The New Guinea memoirs of Jean Baptiste Octave Mouton
|Collections||ANU Press (1965- Present)|
|Title:||The New Guinea memoirs of Jean Baptiste Octave Mouton|
|Author(s):||Mouton, Jean Baptiste Octave|
|Publisher:||Canberra, ACT : Australian National University Press|
In 1880 young Jean Baptiste Octave Mouton left Belgium and his trade as wigmaker's apprentice to better his prospects in the Pacific. With his father, a leather worker, he joined the rascally Marquis de Rays's ill-fated colonising venture in New Ireland and stayed to become a wealthy trader and copra planter. Mouton was refreshingly free of the pompous superiority of most Europeans. He was not misled by his own preconceptions but sympathised with native feelings and perceived something of the relationship of custom to the institutions of kinship and authority. Indeed he married a local woman and adopted certain local practices - inevitable incurring the disapproval of his European fellow-settlers. His 'Memoirs', impassive, matter-of-fact and impersonal in style, illustrate a dramatic theme: the impact of European arrival on small, isolated but stable communities, and the disruption caused to traditional ways of life. Recollections such as these throw valuable light on a poorly-documented period of New Guinea history and provide an account of such colourful figures as Thomas Farrell, the legendary Queen Emma - and Mouton himself.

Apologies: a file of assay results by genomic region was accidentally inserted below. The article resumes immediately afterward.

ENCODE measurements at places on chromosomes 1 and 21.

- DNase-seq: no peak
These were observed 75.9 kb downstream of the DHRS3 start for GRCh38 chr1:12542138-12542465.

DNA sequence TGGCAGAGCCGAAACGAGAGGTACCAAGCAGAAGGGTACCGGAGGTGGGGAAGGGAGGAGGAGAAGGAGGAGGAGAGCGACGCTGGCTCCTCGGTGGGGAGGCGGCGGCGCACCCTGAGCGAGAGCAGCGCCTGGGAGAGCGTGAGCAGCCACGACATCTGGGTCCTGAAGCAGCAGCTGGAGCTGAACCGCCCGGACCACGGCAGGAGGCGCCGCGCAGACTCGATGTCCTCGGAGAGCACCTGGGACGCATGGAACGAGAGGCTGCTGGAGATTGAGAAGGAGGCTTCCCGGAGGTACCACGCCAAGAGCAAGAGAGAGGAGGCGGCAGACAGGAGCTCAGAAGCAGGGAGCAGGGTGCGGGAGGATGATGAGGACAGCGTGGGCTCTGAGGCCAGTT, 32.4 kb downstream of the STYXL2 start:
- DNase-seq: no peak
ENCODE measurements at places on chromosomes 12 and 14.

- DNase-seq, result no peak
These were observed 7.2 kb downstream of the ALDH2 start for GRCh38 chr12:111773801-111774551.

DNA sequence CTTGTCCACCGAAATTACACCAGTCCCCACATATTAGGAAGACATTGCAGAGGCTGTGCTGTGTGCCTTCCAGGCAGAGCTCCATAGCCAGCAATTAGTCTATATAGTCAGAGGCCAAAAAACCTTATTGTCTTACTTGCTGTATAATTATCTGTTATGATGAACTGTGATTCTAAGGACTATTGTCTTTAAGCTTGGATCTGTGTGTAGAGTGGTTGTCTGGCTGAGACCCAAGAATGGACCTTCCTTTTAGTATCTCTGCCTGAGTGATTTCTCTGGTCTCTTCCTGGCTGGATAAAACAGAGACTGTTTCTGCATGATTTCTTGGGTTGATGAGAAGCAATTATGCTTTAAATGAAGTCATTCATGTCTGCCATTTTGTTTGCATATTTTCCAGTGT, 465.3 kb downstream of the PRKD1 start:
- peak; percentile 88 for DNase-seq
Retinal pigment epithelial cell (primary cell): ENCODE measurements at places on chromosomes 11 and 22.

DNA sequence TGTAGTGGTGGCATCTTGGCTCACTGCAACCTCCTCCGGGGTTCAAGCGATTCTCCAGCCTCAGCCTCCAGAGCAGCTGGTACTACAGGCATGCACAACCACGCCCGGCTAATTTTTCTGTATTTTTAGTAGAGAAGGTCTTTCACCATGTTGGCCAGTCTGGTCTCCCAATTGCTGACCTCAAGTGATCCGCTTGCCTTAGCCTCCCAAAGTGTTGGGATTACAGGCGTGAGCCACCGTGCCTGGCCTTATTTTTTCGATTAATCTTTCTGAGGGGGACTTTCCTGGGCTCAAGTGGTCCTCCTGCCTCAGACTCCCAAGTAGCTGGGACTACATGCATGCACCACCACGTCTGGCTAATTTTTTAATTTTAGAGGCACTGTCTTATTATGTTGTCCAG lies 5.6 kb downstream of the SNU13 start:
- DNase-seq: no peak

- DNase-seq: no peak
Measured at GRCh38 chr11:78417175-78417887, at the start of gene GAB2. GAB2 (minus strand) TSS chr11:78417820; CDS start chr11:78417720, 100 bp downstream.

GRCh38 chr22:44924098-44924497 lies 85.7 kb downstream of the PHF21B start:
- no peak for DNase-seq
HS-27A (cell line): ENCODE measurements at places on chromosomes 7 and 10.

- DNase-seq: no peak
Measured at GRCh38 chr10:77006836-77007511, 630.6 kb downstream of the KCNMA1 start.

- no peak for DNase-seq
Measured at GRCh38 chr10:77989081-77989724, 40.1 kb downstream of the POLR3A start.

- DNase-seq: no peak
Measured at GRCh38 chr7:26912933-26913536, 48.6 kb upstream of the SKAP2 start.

|b11199192.pdf||8.52 MB||Adobe PDF|
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